Upon detecting the end of signal supply to the level counters 11, the system controller 10 produces an end signal, which is supplied to a program counter 12. In response to the end signal the program counter 12 advances one step, thereby reading a following program from a program memory 13. The program is supplied to the system controller 10. The system controller 10 executes this program, thus multiplying each count of the level counter 11 by a volume data from a ROM 14 which represents the volume of each of the ink cells corresponding to the digital signals of the same level counted by any one of the level counters 11. That is, the ROM permanently stores volume data of each level which correspond to the respective levels of digital signals and which have been obtained beforehand by computation.
When such multiplication has been completed with respect to all the digital signals, the system controller 10 produces an end signal, which is suppled to the program counter 12. In response to the end signal the program counter 12 advances one step, thereby reading the next program from the program memory 13. This program is supplied to the system controller 10. The system controller 10 executes the program, thereby adding up all the products of the multiplication. In the other words, the system controller 10 obtains the total volume of all the ink cells of the gravure printing plate.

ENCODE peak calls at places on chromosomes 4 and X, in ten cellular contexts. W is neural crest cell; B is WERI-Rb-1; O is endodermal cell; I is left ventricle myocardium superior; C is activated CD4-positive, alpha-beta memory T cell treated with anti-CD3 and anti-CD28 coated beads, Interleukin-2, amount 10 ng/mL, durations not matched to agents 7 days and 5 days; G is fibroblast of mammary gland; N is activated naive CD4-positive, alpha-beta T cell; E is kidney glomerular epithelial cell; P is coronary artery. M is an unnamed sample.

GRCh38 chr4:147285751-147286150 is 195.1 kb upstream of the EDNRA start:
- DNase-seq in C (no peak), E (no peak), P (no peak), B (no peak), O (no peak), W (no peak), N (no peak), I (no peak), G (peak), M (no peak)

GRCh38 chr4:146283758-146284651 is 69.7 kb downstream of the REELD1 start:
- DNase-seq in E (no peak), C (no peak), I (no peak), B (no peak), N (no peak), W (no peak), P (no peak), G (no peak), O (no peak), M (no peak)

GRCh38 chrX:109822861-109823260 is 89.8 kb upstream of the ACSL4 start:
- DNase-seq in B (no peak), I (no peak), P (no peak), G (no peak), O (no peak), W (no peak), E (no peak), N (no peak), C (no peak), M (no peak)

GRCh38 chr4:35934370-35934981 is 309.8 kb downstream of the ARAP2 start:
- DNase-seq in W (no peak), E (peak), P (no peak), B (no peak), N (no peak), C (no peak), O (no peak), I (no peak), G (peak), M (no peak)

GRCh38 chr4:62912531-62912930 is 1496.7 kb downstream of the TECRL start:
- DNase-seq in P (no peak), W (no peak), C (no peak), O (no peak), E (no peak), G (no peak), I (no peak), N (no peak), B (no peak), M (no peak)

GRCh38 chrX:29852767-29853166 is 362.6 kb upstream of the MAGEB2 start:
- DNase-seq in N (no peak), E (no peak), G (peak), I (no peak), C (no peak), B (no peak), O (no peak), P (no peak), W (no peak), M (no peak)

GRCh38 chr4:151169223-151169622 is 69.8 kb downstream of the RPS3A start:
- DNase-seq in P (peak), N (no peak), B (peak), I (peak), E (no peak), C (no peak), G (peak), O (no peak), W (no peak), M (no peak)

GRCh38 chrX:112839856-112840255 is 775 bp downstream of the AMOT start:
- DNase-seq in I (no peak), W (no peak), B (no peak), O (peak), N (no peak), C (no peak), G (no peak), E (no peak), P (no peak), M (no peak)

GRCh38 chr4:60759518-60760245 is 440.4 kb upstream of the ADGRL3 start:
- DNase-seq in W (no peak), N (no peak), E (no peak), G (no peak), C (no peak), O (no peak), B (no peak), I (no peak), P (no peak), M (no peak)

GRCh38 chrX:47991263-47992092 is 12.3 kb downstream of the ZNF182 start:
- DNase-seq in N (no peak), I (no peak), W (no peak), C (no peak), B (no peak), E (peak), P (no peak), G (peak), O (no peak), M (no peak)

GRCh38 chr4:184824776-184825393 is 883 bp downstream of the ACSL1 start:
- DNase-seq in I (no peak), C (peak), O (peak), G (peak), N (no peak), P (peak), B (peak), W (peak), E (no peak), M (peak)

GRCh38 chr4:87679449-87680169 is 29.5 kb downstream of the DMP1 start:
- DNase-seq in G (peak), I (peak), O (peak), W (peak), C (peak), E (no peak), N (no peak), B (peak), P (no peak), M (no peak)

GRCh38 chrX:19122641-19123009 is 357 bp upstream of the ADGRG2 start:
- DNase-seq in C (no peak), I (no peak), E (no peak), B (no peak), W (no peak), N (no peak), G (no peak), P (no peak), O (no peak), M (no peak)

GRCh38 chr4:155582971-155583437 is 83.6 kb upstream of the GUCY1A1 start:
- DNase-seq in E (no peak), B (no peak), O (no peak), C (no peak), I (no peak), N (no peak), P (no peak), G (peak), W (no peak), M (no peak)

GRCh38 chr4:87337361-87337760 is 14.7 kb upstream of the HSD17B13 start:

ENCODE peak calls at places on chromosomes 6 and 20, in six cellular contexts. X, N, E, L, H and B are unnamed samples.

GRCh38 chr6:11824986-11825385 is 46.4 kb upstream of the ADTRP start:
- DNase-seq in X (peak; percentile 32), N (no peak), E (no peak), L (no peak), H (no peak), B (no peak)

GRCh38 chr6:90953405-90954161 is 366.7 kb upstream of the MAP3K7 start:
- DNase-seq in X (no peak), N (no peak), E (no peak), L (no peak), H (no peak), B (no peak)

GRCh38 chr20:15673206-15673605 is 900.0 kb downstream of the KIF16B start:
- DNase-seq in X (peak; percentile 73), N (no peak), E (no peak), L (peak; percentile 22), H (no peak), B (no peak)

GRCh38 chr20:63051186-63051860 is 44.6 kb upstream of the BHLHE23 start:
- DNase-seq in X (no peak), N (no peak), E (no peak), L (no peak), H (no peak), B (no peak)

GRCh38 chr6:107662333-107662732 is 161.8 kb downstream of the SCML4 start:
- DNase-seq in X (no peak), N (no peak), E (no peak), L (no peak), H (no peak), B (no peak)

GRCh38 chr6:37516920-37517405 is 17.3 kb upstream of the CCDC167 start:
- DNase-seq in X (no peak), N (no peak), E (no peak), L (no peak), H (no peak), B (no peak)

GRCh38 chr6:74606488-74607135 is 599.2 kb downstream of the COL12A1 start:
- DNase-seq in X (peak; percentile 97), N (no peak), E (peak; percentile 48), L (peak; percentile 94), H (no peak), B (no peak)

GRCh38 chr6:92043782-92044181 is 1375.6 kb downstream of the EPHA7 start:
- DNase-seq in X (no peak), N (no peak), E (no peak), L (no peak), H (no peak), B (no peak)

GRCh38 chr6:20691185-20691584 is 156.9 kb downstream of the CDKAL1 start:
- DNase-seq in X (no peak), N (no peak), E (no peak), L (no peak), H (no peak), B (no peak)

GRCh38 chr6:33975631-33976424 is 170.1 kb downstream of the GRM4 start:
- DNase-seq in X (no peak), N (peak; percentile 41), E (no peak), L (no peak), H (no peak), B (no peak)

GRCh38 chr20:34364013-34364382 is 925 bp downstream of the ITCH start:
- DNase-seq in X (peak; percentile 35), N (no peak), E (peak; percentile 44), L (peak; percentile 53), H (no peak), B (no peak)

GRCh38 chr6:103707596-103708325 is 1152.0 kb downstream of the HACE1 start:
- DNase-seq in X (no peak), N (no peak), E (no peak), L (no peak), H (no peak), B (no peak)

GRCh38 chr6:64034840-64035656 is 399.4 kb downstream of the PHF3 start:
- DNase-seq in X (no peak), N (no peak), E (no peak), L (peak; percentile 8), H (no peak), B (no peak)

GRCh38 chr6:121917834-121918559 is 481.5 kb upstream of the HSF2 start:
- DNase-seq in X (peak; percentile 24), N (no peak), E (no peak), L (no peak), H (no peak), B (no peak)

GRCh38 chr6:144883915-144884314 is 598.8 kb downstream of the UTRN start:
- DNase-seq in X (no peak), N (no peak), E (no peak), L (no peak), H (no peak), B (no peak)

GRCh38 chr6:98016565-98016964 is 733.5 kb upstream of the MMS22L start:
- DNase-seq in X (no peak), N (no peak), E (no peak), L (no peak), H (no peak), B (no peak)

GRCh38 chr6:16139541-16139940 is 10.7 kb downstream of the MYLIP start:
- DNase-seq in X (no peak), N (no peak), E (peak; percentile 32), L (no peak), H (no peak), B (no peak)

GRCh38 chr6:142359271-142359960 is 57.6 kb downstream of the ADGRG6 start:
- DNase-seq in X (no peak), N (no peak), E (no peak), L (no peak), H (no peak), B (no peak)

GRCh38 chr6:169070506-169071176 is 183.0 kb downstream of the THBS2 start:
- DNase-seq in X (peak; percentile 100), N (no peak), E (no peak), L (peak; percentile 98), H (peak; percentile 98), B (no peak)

In practice, all the ink in each ink cell is not transferred to a printing paper. A considerable amount of ink stays in the ink cell. The amount of such residual ink depends on various factors such as printing speed, the quality of printing paper, the doctor pressure, the viscosity of ink, the temperature of ink, the ambient temperature and the ambient humidity. Data on these factors are fed to the system controller 10 thereby to correct the total volume of all ink cells of the gravure printing plate. The corrected total volume of ink cells is an estimated amount of ink necessary to print one sheet of paper. Merely by mulitplying this estimated amount of ink by the number of sheets to be printed, the amount of ink necessary to print all the sheets can be estimated. The amount of ink thus estimated is supplied to, and printed by, a printer 15, if necessary.
The system controller 10, level counters 11, program counter 12, program memory 13, ROM 14 and printer 15 constitute a calculating unit 21. As shown in FIGS. 2A to 2C, the system controller 10 is constituted by a microcomputer IC1 and two peripheral IC circuits IC2 and IC3. The microcomputer IC1 is arranged to receive the output signals of the adjusting circuit 9 and contains the program counter 12. Further provided is a decoder IC4 for accessing the program memory 13, the ROM 14 and the level counters 11. The program memory 13 is constituted by two IC circuits IC5 and IC6, and the ROM 14 by two IC circuits IC7 and IC8 for storing the volume data. The level counters 11 are constituted by IC circuits IC11 to IC18, respectively. The calculation unit 21 further comprises a bus driver constituted by two IC circuits IC9 and IC10 for driving the level counters IC11 to IC18 and an input-output interface IC19 between the adjusting circuit 9 and the printer 15.